Perhaps this is because feeling authentic makes individuals feel morally adequate. Indeed, a study in 2015 by the behavioural scientist Francesca Gino from the Harvard Business School and her colleagues showed that feelings of inauthenticity filled people with psychological discomfort, even a sense of impurity, and made them more prone to compensatory behaviours such as repeated washing.
It’s easy to imagine that, during the time of Joe’s ordeal, the water supplier might have registered an unusually high water consumption in the area. Maybe the villagers around him felt the urge to wash their hands more often? Perhaps there was a surge in people attending church services, or maybe donations to Caritas (the NGO working to end poverty) received more donations than before.
The rock musician Jim Morrison is quoted as saying: ‘Most people love you for who you pretend to be. To keep their love, you keep pretending – performing.’
Joe felt this first-hand. He’d lost everything. The pain he felt at that news, and the fear for what might now happen to him, was visceral. It came from right inside him, ripping his chest, taking his breath. Not one thought was spent on external appearances and on fitting in anymore. His whole being turned inwards, terrified at the injury he’d suffered, and paralysed at the prospect of nothingness in his future.
Joe remembers this string of traumatic days in a blur. There is only one clear memory that haunts him to this day: walking in one direction through the village while everyone else is walking the other way, toward the main square of the city for the Assumption of Mary festivities on 15 August. People look annoyed at him because they have to step out of his way, annoyed that he walks against the current, or (perhaps) annoyed because they’d like to do the same but can’t.
He found another way: painting, a habit that would keep him close to himself, to his genuine feelings
But Joe had changed direction. He’d started to listen inside himself. Inside, he felt shocked, sad and the odd one out for the first time.
He had always been a winner. Everything had always been good for him. He had worked hard, had a beautiful wife, children. He hadn’t realised that, next to his world, there was a parallel one that tolerated him only as long as he had money to entertain them.
Now he felt like a small fish alone in the ocean. He was homeless. And he was surrounded by many other fish much bigger and also nastier than himself. They were all swimming the other way, fiercely attempting to bite each other and him, grinning their false smiles. He’d always seen them, but they hadn’t dared attack him. Now that he was vulnerable, they closed in.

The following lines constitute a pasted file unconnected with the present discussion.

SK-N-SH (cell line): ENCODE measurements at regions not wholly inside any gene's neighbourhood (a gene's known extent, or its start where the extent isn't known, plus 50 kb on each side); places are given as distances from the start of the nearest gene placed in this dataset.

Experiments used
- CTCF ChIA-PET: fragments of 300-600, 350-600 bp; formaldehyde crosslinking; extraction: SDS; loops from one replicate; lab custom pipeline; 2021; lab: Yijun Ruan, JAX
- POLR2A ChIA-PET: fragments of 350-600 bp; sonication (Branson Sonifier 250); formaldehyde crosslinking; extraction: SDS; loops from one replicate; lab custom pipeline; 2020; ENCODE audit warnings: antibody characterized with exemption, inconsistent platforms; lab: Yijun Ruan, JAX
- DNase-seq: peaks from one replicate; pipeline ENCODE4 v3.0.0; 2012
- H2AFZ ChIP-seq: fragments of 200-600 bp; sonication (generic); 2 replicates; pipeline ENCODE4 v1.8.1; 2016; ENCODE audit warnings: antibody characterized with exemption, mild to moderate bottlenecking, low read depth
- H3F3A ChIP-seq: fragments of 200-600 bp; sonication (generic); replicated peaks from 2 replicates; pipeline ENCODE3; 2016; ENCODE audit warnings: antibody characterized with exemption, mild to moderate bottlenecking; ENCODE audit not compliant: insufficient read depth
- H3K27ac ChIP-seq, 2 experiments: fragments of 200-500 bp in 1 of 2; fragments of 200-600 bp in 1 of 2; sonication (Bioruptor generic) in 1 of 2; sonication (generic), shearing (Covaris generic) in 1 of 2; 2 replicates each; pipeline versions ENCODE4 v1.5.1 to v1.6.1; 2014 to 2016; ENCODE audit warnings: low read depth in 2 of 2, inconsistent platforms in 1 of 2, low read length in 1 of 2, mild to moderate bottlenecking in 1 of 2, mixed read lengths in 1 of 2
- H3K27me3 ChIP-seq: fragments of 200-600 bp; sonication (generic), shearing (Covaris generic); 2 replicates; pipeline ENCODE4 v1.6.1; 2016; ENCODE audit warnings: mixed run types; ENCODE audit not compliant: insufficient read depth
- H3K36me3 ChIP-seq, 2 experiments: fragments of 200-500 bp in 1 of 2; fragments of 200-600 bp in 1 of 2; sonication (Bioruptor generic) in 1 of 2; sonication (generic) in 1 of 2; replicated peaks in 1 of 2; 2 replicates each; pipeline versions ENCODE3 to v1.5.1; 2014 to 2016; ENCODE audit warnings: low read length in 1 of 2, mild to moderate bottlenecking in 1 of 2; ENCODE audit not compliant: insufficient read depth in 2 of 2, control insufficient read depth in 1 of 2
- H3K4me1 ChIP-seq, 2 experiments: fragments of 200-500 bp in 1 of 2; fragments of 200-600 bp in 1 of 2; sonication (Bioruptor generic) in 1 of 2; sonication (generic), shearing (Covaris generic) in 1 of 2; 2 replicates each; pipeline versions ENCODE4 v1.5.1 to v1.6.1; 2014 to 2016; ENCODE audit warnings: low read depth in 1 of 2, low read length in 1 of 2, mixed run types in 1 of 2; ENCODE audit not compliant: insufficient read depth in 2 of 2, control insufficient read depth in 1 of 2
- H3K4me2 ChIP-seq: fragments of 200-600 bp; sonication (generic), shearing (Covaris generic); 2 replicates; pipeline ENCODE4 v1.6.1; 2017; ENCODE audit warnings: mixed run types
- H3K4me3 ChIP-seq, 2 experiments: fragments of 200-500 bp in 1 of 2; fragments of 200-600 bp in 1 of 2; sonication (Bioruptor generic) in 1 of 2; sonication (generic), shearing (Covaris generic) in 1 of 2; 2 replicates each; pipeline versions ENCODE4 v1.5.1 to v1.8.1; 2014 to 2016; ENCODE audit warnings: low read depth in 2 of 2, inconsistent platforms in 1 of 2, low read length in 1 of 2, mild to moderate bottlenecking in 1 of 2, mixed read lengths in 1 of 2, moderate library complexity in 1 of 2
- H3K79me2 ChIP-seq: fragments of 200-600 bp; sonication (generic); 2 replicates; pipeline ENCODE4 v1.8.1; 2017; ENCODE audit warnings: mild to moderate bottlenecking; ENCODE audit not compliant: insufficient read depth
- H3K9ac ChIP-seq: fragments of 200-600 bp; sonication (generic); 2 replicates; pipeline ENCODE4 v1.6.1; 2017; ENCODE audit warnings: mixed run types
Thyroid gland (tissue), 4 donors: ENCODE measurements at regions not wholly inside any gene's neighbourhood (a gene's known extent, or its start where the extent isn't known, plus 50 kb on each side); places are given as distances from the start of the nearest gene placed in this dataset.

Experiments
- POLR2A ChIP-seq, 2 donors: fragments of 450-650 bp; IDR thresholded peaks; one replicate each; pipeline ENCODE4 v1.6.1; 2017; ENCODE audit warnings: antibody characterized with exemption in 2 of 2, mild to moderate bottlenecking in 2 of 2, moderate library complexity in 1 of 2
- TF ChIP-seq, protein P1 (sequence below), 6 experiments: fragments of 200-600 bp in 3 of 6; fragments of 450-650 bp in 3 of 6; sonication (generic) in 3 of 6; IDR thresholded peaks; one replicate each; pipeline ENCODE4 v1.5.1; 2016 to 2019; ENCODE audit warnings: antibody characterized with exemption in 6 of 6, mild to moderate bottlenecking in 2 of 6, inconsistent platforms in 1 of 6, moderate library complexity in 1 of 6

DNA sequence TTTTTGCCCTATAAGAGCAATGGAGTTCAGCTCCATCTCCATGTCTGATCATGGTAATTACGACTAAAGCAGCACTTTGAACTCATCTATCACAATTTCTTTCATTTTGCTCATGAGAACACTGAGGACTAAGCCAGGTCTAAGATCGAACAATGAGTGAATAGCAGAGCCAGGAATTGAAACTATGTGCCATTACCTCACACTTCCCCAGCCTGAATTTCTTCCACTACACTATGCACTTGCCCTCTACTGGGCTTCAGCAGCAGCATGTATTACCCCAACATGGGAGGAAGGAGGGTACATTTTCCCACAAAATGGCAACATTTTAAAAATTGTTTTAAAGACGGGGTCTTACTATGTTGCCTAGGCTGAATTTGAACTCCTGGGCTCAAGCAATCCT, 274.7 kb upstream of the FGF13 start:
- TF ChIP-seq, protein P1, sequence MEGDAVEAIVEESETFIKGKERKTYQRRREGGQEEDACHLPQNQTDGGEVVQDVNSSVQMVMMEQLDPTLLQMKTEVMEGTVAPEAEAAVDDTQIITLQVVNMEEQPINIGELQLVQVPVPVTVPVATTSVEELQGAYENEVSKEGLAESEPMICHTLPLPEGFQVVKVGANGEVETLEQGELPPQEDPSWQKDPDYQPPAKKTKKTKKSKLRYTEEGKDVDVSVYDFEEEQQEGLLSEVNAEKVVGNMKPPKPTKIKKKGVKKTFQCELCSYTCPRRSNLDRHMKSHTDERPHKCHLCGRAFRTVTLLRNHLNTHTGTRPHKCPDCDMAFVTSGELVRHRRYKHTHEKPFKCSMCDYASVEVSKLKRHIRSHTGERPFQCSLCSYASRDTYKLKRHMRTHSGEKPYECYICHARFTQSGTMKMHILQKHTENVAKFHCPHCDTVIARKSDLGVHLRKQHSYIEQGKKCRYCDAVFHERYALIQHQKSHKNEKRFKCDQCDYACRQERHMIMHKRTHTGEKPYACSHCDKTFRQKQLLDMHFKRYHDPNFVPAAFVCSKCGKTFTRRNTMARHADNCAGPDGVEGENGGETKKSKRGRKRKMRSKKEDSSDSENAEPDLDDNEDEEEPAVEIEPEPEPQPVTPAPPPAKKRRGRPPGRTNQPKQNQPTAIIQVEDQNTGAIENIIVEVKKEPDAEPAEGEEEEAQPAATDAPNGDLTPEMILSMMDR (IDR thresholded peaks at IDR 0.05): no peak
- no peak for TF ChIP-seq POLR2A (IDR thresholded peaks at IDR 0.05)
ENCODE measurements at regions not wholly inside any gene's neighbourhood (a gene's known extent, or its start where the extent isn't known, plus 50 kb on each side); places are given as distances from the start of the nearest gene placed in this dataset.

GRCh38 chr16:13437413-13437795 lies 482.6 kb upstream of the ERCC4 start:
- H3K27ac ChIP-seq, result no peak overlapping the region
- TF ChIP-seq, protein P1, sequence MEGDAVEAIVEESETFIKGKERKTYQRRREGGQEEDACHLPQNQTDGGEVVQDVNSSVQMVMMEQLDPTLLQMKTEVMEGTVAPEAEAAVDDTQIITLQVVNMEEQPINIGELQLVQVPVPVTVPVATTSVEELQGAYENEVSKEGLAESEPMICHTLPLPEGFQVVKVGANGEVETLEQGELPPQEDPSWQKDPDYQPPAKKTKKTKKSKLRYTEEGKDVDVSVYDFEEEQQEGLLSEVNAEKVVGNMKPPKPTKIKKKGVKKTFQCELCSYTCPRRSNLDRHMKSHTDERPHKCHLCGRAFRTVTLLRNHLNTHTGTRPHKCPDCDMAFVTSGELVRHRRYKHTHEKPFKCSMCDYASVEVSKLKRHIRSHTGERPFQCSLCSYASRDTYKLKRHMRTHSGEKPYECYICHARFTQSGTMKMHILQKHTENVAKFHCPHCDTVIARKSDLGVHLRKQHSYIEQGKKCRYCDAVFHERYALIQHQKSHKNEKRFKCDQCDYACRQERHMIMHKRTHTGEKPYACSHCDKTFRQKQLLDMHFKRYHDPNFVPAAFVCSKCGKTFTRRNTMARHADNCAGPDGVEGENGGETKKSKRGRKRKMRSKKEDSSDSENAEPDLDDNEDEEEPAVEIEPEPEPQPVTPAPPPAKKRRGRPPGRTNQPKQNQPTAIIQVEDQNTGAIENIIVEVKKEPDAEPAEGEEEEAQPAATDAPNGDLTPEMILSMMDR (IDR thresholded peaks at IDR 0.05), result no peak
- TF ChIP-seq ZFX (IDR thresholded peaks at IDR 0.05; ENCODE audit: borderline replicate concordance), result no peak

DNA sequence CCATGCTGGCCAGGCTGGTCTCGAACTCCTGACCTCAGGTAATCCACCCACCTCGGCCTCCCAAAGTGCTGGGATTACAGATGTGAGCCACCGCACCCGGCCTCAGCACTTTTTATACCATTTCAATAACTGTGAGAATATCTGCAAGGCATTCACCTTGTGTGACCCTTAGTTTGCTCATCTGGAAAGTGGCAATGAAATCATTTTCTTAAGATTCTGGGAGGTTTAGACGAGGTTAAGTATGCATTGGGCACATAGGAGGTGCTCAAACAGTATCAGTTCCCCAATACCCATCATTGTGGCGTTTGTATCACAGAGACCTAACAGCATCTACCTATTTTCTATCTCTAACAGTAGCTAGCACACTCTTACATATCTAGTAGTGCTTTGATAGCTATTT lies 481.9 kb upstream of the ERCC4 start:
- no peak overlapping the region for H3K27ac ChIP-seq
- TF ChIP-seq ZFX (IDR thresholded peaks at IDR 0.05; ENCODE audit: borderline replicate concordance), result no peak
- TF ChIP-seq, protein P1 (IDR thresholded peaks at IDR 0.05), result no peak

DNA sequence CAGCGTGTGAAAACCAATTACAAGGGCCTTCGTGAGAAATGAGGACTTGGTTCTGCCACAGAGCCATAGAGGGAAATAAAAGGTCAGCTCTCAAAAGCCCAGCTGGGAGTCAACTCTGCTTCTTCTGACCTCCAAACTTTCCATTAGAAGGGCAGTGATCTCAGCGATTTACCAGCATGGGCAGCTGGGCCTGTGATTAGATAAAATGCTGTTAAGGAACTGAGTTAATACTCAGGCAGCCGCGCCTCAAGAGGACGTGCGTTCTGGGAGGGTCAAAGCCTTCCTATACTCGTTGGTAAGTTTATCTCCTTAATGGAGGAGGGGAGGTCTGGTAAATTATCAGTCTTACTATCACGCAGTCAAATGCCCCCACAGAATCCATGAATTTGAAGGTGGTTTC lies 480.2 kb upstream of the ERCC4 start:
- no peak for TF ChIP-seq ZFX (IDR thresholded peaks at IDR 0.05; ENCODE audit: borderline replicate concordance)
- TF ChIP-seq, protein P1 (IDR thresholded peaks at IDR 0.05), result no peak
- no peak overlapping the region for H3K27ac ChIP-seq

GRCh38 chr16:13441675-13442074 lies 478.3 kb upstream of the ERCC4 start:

But Joe didn’t succumb. He found another way: painting, a habit that would keep him close to himself, to his genuine feelings, with as little social coating as possible. Joe built up a new existence from zero. At first, he relied on Caritas, that wonderful organisation for people in need. Then, fate.
One rainy November’s day, he found a beautiful gold-painted wooden frame among other waste at a street corner. It was alike a freezeframe for his thoughts. He remained there, immobile under the rain. As he watched the frame, it became an aquarium to his inner eye, and he saw fish swimming in it, biting each other. And there was one fish that looked different, moved slowly against the current of the others, quite content.
Joe took the frame and propped it on the wall in his dorm. Every day he went out to search the waste at street corners for usable items and sold them at local flea markets. When he’d saved up enough money, he bought painting materials. Then he started to draw the fish. He felt peace every time he sat down with his little fish behind the paper, as they came to life, swimming about their daily chores, some grinning uglily, some socially coated, and some just gracefully waggling their own authentic waggle.
After a while, he took some of his little painted fish to the flea markets and sold them with significant success. People seemed to see themselves in the pictures: one nice fish, the odd one out, swimming happily against a stream of ugly grinning and biting fish. Be different, be happy became his motto. He wrote that on the paintings, and people loved it.